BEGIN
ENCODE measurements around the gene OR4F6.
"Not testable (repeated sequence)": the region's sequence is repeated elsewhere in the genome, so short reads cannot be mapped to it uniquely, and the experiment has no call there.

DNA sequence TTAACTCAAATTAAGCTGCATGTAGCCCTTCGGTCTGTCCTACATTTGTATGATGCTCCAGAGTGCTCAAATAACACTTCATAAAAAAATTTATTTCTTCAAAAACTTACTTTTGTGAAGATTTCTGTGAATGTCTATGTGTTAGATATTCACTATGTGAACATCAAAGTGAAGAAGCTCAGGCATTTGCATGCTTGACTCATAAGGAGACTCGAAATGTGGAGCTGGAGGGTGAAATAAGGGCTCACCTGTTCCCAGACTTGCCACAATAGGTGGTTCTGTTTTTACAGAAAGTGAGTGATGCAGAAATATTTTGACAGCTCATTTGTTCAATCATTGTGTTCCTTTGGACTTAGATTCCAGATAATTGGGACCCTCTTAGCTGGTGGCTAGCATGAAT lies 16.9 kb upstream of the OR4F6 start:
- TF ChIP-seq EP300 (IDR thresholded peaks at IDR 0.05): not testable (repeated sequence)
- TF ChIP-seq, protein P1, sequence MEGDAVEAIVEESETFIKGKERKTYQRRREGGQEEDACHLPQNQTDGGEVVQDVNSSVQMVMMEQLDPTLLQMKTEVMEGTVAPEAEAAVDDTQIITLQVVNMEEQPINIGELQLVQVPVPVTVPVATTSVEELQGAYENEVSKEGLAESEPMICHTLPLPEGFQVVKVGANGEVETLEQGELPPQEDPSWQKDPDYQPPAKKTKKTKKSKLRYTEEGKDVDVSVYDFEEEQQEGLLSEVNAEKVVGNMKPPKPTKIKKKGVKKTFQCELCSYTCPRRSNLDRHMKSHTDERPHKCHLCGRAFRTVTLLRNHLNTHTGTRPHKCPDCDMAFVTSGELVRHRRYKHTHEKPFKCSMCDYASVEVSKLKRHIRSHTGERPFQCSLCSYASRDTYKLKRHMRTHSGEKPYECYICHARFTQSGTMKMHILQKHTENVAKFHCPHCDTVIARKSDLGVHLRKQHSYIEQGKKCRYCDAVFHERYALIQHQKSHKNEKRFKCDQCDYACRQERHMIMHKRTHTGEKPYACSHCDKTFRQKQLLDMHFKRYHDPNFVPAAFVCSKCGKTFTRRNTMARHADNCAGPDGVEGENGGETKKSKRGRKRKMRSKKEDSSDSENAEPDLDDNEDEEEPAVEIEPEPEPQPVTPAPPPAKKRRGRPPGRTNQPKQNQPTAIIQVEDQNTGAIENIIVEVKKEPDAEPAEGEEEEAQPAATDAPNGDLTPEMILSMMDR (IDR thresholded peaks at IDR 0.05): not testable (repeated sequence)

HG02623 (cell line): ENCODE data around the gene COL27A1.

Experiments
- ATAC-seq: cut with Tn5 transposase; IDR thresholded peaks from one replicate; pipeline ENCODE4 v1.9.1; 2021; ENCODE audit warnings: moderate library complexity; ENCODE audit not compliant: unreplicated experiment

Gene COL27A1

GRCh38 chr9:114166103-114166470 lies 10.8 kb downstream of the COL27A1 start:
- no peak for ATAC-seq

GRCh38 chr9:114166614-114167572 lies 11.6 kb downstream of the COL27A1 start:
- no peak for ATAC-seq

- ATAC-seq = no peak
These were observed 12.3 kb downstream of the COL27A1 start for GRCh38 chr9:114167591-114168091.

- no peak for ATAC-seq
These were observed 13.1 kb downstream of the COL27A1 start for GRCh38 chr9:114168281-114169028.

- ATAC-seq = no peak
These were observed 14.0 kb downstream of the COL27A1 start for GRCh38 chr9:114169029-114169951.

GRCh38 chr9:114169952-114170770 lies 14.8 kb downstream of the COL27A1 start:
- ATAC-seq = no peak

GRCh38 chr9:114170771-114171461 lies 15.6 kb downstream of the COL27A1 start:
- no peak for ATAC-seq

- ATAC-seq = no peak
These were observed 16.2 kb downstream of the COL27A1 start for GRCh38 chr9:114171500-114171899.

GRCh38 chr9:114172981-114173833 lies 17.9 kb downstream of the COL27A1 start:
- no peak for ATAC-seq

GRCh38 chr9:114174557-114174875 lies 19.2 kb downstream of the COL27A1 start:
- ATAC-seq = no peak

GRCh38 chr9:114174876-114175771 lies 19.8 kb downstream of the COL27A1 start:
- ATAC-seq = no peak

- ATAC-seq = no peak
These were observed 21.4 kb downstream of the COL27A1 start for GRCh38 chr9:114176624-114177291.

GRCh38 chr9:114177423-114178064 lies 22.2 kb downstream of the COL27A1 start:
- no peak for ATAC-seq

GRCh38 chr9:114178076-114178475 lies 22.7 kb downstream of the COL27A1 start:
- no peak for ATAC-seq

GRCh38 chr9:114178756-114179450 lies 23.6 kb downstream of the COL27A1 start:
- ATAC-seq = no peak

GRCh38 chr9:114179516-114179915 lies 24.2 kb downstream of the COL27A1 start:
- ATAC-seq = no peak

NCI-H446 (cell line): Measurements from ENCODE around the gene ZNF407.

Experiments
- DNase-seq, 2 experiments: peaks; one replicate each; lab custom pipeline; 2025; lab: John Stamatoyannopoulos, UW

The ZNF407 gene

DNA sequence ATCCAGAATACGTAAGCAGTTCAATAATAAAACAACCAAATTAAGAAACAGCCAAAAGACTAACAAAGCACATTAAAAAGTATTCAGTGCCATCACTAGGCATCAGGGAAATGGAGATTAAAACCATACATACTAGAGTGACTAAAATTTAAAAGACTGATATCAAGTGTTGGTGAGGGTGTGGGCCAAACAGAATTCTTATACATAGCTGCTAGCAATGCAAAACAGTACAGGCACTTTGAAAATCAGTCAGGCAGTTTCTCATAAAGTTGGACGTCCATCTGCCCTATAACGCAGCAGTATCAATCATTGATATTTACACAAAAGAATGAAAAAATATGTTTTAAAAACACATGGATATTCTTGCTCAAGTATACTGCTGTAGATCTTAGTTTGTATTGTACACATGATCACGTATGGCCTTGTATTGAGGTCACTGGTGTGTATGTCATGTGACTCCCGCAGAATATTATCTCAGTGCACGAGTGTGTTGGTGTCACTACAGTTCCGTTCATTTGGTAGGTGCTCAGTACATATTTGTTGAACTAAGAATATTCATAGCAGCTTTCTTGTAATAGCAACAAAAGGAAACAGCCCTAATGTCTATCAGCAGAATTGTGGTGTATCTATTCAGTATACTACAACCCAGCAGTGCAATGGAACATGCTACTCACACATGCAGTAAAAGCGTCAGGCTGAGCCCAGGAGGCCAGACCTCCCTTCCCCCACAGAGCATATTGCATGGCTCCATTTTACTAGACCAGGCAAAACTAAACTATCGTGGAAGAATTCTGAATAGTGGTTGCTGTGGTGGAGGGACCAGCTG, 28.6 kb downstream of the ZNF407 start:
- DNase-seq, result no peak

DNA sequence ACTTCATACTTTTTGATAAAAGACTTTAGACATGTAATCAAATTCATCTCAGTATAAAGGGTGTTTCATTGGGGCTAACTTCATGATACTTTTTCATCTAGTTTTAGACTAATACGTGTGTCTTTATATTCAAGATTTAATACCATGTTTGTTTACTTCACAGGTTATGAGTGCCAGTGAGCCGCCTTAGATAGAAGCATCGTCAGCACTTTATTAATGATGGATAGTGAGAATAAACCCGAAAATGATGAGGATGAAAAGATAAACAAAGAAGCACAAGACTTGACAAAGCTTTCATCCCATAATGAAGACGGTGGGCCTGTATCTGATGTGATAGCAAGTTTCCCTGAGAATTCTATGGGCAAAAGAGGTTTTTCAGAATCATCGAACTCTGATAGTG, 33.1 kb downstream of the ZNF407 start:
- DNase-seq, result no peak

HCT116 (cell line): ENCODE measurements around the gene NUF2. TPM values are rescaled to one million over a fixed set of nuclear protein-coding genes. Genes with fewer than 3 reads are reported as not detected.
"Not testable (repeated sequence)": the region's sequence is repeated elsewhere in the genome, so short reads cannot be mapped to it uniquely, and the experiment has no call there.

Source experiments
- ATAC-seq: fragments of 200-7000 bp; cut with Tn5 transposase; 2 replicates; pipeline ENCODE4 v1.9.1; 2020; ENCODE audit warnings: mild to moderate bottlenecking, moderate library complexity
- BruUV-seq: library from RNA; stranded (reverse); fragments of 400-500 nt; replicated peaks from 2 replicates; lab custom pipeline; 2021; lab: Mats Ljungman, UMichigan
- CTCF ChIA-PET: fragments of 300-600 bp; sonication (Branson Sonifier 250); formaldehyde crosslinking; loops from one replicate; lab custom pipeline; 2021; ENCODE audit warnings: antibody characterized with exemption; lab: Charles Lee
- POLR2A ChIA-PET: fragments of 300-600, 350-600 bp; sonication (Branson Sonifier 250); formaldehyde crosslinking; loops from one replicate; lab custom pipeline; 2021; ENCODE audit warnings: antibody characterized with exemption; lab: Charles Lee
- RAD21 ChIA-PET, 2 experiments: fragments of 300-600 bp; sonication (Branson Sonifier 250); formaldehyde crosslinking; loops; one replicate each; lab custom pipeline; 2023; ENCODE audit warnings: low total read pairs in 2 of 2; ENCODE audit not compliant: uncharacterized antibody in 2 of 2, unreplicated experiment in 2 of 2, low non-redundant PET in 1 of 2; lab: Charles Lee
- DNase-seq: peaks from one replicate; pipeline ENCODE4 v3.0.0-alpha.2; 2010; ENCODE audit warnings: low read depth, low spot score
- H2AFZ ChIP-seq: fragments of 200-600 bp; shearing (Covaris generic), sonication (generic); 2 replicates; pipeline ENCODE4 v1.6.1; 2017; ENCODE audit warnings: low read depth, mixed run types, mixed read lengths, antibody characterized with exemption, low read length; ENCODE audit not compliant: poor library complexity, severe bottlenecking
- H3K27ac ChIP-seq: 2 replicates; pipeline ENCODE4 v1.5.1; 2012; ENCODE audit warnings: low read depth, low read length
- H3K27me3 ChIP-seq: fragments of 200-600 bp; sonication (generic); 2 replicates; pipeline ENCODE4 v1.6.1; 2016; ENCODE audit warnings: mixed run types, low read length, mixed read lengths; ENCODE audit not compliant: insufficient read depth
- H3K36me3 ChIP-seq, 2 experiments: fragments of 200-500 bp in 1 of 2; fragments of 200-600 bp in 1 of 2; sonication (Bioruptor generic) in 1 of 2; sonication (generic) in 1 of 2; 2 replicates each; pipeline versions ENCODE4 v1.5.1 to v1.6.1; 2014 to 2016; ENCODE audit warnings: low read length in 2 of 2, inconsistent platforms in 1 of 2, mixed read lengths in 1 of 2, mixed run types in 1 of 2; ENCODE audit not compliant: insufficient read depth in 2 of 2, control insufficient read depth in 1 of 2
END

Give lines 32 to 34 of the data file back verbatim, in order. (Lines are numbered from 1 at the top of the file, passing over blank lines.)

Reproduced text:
- ATAC-seq = no peak
These were observed 21.4 kb downstream of the COL27A1 start for GRCh38 chr9:114176624-114177291.

GRCh38 chr9:114177423-114178064 lies 22.2 kb downstream of the COL27A1 start: